Sorting green IT wheat from chaff

I spend a lot of time investigating and writing about environmental issues. Not because I’m a tree hugger or a weirdo but because I’m rather taken with the idea of leaving …

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21st January 2008 at 6:00 am

I spend a lot of time investigating and writing about environmental issues. Not because I’m a tree hugger or a weirdo but because I’m rather taken with the idea of leaving the planet better than we found it. A better legacy for future generations than a despoiled planet plundered and polluted for profit.

It’s interesting to watch how different companies, and individuals for that matter, deal with green issues. Some do a lot of talking – they find something good that they’ve done and blow it up into a press release or a lecture. Others quietly get on with sorting things out. All I could think of doing personally was downsizing to a much smaller home. The trouble with that is that if anyone audited me, they’d find all sorts of things wrong. And the fact I used to live in a big house and do the wrong things on a grander scale won’t count for much. Still, it makes me feel better.

Companies have a similar problem. No sooner have they improved their performance in one area than another comes under question. “Okay, so you’ve stopped polluting the ground, what about your carbon emissions?” Or “great, you’ve cleaned up your North American activities, what about your supply chain in the Far East?” We’re on a continuous and never-ending quest where Nirvana is the elimination of all environmental harm. And, if the sustainability folk have their way, the transformation of waste into something more useful than its original purpose.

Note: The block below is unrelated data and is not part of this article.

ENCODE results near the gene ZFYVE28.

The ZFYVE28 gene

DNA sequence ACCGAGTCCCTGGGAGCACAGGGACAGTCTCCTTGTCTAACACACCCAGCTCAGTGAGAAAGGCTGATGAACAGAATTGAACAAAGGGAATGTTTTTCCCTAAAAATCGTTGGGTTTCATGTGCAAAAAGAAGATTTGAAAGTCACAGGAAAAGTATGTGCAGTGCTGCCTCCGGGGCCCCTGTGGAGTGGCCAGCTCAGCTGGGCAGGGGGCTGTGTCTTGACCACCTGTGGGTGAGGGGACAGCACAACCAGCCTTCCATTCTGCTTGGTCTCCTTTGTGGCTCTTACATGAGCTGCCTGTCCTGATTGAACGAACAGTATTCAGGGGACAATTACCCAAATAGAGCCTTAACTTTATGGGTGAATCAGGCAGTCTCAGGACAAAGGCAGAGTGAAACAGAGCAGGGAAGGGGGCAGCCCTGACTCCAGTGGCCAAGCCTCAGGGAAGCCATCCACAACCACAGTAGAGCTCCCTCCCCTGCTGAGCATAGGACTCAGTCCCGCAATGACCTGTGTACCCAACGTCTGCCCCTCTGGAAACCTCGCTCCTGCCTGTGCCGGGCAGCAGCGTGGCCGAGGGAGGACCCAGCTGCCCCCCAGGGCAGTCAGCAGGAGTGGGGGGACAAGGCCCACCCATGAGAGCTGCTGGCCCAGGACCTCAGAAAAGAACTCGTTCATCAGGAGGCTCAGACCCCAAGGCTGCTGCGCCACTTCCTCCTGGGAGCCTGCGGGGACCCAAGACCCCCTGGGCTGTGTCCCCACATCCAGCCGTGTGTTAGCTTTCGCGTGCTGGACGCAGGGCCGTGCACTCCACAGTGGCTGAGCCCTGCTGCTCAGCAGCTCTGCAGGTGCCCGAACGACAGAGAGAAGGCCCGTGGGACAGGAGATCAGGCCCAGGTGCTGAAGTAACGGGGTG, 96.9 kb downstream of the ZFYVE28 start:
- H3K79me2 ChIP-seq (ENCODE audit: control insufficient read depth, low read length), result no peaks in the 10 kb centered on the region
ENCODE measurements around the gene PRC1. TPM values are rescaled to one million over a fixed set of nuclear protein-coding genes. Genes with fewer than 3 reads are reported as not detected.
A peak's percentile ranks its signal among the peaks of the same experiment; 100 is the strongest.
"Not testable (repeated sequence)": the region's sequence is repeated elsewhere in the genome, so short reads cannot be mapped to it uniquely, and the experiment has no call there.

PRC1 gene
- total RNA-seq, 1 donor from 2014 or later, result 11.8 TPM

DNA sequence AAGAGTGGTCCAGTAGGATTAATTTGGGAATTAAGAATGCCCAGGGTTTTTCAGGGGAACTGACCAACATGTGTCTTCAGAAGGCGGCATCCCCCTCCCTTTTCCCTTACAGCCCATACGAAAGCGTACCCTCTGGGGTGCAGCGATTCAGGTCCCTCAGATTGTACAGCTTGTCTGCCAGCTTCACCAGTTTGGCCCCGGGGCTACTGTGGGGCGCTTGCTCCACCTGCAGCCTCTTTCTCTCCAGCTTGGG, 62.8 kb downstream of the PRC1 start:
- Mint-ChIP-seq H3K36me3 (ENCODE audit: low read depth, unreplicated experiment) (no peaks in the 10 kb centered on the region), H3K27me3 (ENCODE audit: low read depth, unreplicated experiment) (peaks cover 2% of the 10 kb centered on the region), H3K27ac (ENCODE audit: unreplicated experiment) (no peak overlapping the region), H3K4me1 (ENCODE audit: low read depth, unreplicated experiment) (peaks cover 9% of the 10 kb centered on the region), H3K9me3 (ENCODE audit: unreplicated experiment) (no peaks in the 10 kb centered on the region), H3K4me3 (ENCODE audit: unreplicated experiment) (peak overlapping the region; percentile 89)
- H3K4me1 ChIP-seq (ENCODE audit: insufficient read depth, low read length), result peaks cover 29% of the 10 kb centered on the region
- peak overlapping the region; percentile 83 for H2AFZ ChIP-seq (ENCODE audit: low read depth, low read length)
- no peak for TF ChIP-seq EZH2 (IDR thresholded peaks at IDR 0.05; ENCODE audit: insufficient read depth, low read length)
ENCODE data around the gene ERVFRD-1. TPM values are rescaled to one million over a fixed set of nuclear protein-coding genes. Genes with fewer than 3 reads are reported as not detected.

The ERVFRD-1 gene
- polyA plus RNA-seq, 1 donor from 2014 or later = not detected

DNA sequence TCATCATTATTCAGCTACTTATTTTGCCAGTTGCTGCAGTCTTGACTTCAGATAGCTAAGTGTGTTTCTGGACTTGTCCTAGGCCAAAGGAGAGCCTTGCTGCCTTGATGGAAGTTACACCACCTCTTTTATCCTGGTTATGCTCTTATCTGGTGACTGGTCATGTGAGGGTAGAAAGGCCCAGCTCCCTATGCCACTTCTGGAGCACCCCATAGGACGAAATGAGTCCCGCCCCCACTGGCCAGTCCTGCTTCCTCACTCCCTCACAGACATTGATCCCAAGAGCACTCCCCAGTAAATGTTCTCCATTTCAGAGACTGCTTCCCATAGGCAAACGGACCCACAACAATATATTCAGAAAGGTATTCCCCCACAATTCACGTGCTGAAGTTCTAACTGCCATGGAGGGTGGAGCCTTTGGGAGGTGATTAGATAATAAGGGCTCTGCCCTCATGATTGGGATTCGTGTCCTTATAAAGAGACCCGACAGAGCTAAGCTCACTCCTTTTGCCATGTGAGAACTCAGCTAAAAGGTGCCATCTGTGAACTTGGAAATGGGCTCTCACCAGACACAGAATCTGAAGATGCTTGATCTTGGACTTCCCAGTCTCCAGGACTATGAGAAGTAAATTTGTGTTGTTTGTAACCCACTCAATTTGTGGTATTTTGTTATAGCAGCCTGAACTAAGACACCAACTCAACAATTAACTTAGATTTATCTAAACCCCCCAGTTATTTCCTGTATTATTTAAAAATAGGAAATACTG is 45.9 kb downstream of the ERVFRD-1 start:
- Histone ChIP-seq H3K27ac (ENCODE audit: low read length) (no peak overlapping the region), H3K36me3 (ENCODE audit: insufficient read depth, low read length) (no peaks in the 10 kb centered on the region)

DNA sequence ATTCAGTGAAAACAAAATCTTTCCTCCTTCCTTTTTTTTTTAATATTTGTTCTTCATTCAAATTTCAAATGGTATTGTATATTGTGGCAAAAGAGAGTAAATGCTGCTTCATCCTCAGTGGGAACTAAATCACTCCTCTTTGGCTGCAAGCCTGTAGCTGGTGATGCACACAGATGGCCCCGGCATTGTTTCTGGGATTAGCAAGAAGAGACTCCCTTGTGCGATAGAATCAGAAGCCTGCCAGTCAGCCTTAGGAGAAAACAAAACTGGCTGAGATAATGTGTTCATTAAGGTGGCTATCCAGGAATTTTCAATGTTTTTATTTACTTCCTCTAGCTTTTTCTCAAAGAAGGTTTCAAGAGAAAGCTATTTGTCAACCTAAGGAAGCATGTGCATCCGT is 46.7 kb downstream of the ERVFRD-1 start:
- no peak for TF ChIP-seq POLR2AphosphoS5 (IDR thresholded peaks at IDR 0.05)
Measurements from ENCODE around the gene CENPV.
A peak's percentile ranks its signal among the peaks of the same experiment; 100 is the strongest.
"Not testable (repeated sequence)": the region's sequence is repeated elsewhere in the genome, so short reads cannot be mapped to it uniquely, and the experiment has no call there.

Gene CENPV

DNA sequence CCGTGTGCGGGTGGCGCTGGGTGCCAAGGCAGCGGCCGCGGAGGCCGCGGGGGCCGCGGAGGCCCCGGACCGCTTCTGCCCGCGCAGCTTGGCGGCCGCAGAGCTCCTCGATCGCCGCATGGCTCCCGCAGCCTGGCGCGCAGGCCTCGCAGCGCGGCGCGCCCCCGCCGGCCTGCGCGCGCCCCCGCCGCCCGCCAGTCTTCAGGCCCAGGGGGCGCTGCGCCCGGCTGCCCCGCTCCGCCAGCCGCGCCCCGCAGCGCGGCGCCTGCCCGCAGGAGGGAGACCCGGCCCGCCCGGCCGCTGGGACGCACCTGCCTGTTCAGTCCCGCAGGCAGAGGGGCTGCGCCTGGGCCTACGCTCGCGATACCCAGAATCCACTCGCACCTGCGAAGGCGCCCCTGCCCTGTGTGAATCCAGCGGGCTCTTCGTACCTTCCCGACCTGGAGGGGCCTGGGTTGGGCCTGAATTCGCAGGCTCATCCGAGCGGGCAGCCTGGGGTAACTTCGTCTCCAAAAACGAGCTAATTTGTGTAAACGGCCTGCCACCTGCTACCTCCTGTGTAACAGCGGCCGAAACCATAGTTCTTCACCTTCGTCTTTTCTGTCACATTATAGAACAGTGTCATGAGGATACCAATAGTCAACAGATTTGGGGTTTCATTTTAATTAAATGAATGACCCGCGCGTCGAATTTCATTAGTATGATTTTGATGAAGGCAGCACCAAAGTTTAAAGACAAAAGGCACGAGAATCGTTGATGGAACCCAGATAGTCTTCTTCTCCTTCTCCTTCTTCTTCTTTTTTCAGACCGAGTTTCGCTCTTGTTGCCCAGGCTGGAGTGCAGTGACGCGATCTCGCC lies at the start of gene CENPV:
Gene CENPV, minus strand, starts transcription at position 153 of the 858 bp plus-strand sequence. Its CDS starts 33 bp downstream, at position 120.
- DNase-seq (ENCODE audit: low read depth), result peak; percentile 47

If you’re in the market for a new computer and you want to do the right thing, who do you go to? We know, from our research, that Macintosh users are more likely to support green initiatives than regular PC users. But, do you know what? Apple is not the best performing computer maker in environmental terms although its recent announcements have helped close the gap.

The world is full of such paradoxes and, if we’re not careful, we’ll be dishing out so much complex and conflicting information that the ordinary person will give up trying to do the right thing. Perhaps we need ‘lifecycle labels’ which consider the environmental damage associated with producing, using and disposing of our equipment.

We’re a long way from that, but how about this little barometer from Greenpeace? Click on the picture for the full report.

Greenpeace Electronics Barometer

It’s a good start isn’t it?

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David Tebbutt is an award-winning columnist and feature writer who specialises on the subject of using software and technology to increase business productivity. He's an analyst with Freeform Dynamics but, in previous lives, wrote for Director magazine, Real Business and was also editor of Personal Computer World. http://freeformdynamics.com

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